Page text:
You may have noticed that IRMA no longer uses* the words certification or certified in its programs and materials.  Instead, we refer to independent assessment and IRMA achievement (e.g. IRMA 75).

This is intentional.

In our view, “certification” conveys the certifying institution’s approval of the audited company, site or product. Many view certification labels as intended to assure the buyer or end-consumer that they’re buying something which has been approved.

While this approach is simple to understand, widely used, and has a long history in the marketplace, we believe it’s not an appropriate approach for the complexity of mining operations and the scale of industrial mining’s impacts. Certification, in the sense that it signifies approval, often means vastly different things to those impacted by mining—whether mine management, mine workers, customers of mines, or communities living near mines.

Instead, we use a scoring tool to:

  • measure performance against a shared definition of best practices in mining;
  • create incentive for more transparent accounting of impacts and achievements;
  • welcome any operation, at any stage of their journey, to feel they can use the IRMA system to guide changes;
  • build value for continuing improvement; and
  • allow each stakeholder to make their own judgement about what the mine’s independently assessed performance against the IRMA Standard (its scoring as revealed in an IRMA audit report) means, instead of providing a proverbial stamp of approval.

An IRMA audit report offers readers not only an overall achievement level (IRMA Transparency, IRMA 50, IRMA 75, or IRMA 100; explained below) , but also provides scores for hundreds of requirements including the auditor’s rationale for assigning that score. This level of detail is key to:

  • ensure the audit reports can be used as a centerpiece for meaningful conversations, whether between communities and the mine, a mine’s customer and mine management, or any other constellation of interested parties; and
  • guide the mine on specific actions they can take to meet practice in the weeks, months and years ahead.

Because we know that some readers won’t study performance on each requirement and instead want a quick summary of performance we offer an overall achievement score.

  • IRMA Transparency is given to a mine site that is audited against the IRMA Standard, releases the subsequent audit report publicly, and doesn’t reach a higher achievement level.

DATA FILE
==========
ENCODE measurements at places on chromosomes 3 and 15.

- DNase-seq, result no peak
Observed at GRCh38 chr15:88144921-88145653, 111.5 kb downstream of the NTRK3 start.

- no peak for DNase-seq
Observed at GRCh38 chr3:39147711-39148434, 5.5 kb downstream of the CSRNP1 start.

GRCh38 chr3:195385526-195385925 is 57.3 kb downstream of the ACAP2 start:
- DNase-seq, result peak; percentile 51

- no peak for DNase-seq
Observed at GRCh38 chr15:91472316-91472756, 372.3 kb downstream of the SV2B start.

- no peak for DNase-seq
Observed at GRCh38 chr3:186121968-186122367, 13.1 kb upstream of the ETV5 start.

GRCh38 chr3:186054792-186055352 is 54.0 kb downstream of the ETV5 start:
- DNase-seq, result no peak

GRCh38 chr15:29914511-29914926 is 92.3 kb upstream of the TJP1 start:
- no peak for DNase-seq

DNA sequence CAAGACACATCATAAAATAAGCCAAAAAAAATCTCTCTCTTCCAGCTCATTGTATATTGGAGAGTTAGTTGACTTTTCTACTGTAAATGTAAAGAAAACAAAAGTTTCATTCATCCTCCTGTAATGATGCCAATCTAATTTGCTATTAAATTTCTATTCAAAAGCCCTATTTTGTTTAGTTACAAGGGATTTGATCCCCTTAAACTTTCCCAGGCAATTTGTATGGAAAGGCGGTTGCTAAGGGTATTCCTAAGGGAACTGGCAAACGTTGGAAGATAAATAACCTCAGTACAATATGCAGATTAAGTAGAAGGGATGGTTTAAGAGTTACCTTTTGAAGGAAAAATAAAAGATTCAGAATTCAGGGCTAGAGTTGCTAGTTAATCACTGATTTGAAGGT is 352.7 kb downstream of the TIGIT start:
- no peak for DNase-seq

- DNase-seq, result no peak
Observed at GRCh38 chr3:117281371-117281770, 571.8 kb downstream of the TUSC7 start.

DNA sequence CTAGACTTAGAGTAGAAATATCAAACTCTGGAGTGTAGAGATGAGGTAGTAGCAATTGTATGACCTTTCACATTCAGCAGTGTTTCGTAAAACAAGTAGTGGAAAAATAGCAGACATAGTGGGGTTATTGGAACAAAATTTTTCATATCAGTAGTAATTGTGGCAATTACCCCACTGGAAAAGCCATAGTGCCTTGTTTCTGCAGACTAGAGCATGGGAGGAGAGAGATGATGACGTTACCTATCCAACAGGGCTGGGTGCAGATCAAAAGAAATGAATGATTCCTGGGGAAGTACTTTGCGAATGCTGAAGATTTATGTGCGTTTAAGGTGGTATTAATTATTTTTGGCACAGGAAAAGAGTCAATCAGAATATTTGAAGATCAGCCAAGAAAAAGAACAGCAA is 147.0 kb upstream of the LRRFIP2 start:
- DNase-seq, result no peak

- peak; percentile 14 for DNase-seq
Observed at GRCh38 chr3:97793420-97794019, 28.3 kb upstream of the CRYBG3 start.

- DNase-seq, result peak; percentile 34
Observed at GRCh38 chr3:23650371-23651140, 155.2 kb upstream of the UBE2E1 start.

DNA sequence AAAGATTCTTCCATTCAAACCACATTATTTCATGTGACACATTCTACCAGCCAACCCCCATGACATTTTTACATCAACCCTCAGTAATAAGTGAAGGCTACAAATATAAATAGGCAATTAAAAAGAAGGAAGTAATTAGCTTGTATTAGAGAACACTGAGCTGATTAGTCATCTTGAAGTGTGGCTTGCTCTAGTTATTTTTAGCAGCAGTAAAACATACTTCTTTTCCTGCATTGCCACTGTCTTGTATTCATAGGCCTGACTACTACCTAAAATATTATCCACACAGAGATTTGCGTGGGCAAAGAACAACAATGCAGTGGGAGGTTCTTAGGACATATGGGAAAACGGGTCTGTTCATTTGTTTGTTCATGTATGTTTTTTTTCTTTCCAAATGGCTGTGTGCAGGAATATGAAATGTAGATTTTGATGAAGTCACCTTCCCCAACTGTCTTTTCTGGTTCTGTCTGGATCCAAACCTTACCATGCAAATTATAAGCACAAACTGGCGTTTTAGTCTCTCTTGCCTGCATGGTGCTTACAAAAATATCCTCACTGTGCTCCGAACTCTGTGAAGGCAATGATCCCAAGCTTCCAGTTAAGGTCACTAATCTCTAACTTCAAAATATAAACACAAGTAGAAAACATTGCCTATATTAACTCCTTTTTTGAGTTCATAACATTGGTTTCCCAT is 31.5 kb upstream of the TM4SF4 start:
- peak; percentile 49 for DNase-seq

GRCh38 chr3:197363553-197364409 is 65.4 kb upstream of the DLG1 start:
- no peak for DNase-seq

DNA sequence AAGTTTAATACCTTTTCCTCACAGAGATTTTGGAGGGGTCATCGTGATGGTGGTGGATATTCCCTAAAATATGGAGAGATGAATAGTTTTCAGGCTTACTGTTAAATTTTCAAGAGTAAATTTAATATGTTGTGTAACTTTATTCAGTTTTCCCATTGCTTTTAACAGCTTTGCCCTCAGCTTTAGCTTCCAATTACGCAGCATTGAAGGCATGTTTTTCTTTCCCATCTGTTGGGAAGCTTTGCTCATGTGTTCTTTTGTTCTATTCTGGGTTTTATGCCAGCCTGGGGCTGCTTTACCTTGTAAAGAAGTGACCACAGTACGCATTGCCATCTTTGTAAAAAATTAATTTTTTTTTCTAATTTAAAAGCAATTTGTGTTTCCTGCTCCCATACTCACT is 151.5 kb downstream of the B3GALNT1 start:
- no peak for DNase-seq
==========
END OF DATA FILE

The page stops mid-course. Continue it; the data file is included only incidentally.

• IRMA 50 and IRMA 75 are achieved when a mine meets at least 50% or 75% average of the possible scores in each of the four main principles of the IRMA Standard (environmental, social, business integrity, and leaving positive legacies). In other words, a mine can’t score 100% in social chapters and 0% in environmental chapters and be IRMA 50; they need to achieve at least 50% average in each of the four principles.
  • Mines achieving IRMA 50 and above must also at least substantially meet 40 of the IRMA Standards requirements that are designated as critical. This helps to ensure that as we share these milestones of achievement in working toward best practices, sites with achievement levels don’t have significant issues like child labor or human rights abuses.
  • An IRMA 100 mine follows all aspects of the IRMA Standard. Even at this level, IRMA doesn’t say the mine is “certified”, but provides the information stakeholders need to draw their own conclusions about the mine’s performance and impacts.

It is important to note that IRMA 100 originally signaled “IRMA certification” – and was written directly into specific points of the 2018 IRMA Standard for Responsible Mining. For example “New mines shall not be certified [achieve IRMA 100] by IRMA unless they have obtained the free, prior and informed consent (FPIC) of potentially affected indigenous peoples.”

The 2024 update to the Standard will remove these “certification” references. It is further important to note that “certification” is this example is not equated with “assessed.” A mine can be assessed in IRMA, even if it has not obtained FPIC. The resulting scores will simply relay the details around this important aspect of a mine’s operations.

We continue to look for ways to evolve IRMA’s scoring system to provide clear and meaningful data on performance without oversimplifying the important details or risks.

* Although references to “certification” have been removed from IRMA website text (e.g. the Assessment page used to be the Certification page), the process is still underway for PDF documents.